24 hours in Lawrence Community stories

Of superheroes, rhinos, and raindrops

A mom’s letter to her son

May 22, 2007


May 10, 2007

Dear Simon,

All around town today, people are helping to document a day in the life of Lawrence. I'd like to record a day in our life, too-to find some way to capture the mundane yet precious moments that I experience every day with you and Max and Dad. Today, your sweet, ever-present chatter is especially on my mind.

From the time you began to communicate with baby sign language, I have loved to talk with you. I cherish having a window into your mind. But, you're a talkative guy at a talkative age, and by 8:00 in the evening, I'm usually desperate for quiet. I sometimes have to dig deep to find the patience to respond kindly when you want to tell me "just one more thing" before we finally say goodnight.

Still, a couple weeks ago, as the goodnight stretched on and on, a light bulb went on in my head. I realized that you wouldn't always want to tell me some fascinating fact about a dinosaur or share the silly thing your friend said at school. And I vowed to be a more enthusiastic listener, not just for your sake, but for mine, too.

Tonight we began what I hope will become a regular part of our bedtime routine. We skipped the books and talked. That's right, we turned out the light early, made ourselves comfortable, and made time just to talk.

First, you brainstormed new superhero concepts, like Frog-Man, Rhino-Man, Pillow-Man, Window-Man, and Nightlite-Man. You wanted me to promise to share your good ideas with Dad, but I confessed that I couldn't remember them all. You were momentarily disappointed.

"What else should we talk about?" I asked. "I'll tell you what I did in school," you replied. Ah, a mother's dream! What you described probably took only ten minutes of your four-hour day. Still, it was a glimpse, and I was glad to have it.

"Tell me what you did while I was at school," you said. So I told you how I went to give blood, and this piqued your interest. "They take real blood out of your body? What color is it?" "Red, like your curtain." You turned on your book light to look at your curtain. "Was it icky?" "No." Was it gross?" "No."

And I told you that I asked the Animal Maker to protect the honeybees. "Do you really talk to the Animal Maker?" you wanted to know. "How do you know where he is?"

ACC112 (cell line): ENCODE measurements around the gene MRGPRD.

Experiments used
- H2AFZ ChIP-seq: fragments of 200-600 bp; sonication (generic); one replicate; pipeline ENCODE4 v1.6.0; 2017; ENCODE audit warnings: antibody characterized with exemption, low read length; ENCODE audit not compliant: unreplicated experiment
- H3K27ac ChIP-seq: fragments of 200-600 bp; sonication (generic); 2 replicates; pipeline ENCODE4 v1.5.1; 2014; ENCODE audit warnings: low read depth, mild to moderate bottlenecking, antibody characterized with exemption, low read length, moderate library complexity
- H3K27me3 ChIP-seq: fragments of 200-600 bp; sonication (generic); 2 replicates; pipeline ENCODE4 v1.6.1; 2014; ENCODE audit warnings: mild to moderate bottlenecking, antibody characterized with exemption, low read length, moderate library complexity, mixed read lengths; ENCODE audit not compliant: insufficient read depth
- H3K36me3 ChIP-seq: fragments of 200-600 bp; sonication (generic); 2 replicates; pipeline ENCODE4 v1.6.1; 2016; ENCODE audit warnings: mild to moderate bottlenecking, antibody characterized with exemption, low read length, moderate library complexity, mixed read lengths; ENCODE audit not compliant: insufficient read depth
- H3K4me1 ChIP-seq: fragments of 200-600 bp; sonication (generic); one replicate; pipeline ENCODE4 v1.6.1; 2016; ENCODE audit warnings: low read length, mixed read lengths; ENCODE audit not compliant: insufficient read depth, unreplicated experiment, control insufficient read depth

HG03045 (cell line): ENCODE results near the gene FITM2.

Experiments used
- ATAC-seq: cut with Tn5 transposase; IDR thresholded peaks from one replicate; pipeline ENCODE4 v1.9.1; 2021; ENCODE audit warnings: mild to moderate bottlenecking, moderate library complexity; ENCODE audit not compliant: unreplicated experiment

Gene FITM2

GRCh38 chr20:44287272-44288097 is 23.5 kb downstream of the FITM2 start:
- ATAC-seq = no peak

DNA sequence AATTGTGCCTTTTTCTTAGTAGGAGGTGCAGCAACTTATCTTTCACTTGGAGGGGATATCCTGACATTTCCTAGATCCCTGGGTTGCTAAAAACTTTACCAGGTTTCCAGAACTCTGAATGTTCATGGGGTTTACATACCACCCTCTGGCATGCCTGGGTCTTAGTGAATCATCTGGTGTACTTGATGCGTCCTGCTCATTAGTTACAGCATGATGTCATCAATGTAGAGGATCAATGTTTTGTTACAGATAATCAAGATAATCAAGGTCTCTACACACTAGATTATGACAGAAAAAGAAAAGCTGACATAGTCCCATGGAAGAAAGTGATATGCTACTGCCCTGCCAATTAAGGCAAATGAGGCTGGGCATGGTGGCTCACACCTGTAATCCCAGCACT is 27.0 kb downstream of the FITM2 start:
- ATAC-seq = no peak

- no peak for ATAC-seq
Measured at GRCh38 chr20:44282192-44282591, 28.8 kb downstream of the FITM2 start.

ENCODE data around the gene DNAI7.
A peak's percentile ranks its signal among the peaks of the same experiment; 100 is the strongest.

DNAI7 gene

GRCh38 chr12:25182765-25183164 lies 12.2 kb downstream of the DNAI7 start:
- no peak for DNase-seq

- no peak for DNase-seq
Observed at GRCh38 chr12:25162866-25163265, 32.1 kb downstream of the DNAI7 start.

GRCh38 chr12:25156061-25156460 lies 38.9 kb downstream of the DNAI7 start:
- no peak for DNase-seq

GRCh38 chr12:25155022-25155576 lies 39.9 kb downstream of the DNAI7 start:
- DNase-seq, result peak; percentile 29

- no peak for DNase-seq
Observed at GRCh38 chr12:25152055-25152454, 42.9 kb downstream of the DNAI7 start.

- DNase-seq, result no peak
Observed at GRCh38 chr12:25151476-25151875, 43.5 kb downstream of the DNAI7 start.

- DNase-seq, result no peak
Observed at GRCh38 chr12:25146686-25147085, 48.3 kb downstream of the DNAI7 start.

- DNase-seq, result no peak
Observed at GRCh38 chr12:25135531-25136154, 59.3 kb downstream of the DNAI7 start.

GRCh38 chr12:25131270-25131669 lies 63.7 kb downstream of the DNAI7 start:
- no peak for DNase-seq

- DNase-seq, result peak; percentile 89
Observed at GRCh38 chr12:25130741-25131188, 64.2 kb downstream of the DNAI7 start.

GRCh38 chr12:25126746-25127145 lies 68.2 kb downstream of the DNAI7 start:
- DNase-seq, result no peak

"Do you want to tell me something else?" I said. "Yes. One-horned rhinos die more than two-horned rhinos." And you went on to explain why, with exuberant motions. I tucked you back in bed.

"I can't think of anything else to talk about. Ask me a question," you said "How was music class today?" I asked. "Good. We sang some songs I knew. Some songs I'd heard on a CD." "The Laurie Berkner CD?" "No, it was the song that goes 'pitter patter raindrops, I'm all wet'." "Oh, I've always liked that song."

"Tell me one more thing," you said. (Always, just one more thing:). "We'll talk more tomorrow," I answered. "Okay," you replied, cooperatively. We sang "Twinkle" and said our goodnights.

We didn't restore diplomatic relations between feuding countries, or break new ground in the mother-son relationship, or even come up with a good new superhero. But we shared some special moments. And that impatient feeling of mine was nowhere to be found. Instead, I could have talked until we both fell asleep. With a small change in routine and a medium-sized change in attitude, the bedtime chat became the best part of my day.

With love, today and every day,



Kelly Anderson 11 years ago

WOW.....that is MY son and more. Thanks for the idea of taking a struggle for night night into something that is too precious. I will do this with my son!!!!!

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